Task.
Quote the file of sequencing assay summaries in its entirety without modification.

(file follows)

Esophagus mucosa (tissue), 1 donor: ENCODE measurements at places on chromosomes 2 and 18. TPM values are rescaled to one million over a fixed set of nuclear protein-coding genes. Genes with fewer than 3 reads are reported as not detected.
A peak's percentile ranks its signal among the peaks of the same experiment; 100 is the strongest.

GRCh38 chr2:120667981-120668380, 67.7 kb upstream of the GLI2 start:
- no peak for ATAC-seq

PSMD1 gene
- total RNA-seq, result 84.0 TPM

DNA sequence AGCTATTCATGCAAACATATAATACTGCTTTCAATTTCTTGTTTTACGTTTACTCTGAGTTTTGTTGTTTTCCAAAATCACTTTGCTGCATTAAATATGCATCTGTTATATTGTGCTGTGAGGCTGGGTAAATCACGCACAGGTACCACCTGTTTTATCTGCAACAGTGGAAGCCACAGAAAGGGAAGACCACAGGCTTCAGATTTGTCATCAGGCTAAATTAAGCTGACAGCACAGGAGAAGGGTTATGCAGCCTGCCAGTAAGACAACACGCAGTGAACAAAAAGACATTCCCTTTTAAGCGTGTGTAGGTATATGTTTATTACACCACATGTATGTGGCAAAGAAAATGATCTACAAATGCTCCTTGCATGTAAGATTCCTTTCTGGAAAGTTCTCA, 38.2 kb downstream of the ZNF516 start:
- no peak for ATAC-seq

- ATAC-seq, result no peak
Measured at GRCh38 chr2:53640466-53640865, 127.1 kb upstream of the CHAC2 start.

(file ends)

Esophagus mucosa (tissue), 1 donor: ENCODE measurements at places on chromosomes 2 and 18. TPM values are rescaled to one million over a fixed set of nuclear protein-coding genes. Genes with fewer than 3 reads are reported as not detected.
A peak's percentile ranks its signal among the peaks of the same experiment; 100 is the strongest.

GRCh38 chr2:120667981-120668380, 67.7 kb upstream of the GLI2 start:
- no peak for ATAC-seq

PSMD1 gene
- total RNA-seq, result 84.0 TPM

DNA sequence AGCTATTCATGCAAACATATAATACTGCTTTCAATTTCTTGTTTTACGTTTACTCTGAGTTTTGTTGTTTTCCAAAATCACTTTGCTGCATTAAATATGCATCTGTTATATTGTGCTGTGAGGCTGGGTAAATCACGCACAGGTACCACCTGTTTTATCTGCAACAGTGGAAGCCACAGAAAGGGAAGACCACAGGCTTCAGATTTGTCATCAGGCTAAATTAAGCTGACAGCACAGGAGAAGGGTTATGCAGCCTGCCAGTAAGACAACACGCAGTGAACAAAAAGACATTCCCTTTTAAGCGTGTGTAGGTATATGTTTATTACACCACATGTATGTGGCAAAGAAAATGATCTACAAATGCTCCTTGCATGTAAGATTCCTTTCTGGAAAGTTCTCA, 38.2 kb downstream of the ZNF516 start:
- no peak for ATAC-seq

- ATAC-seq, result no peak
Measured at GRCh38 chr2:53640466-53640865, 127.1 kb upstream of the CHAC2 start.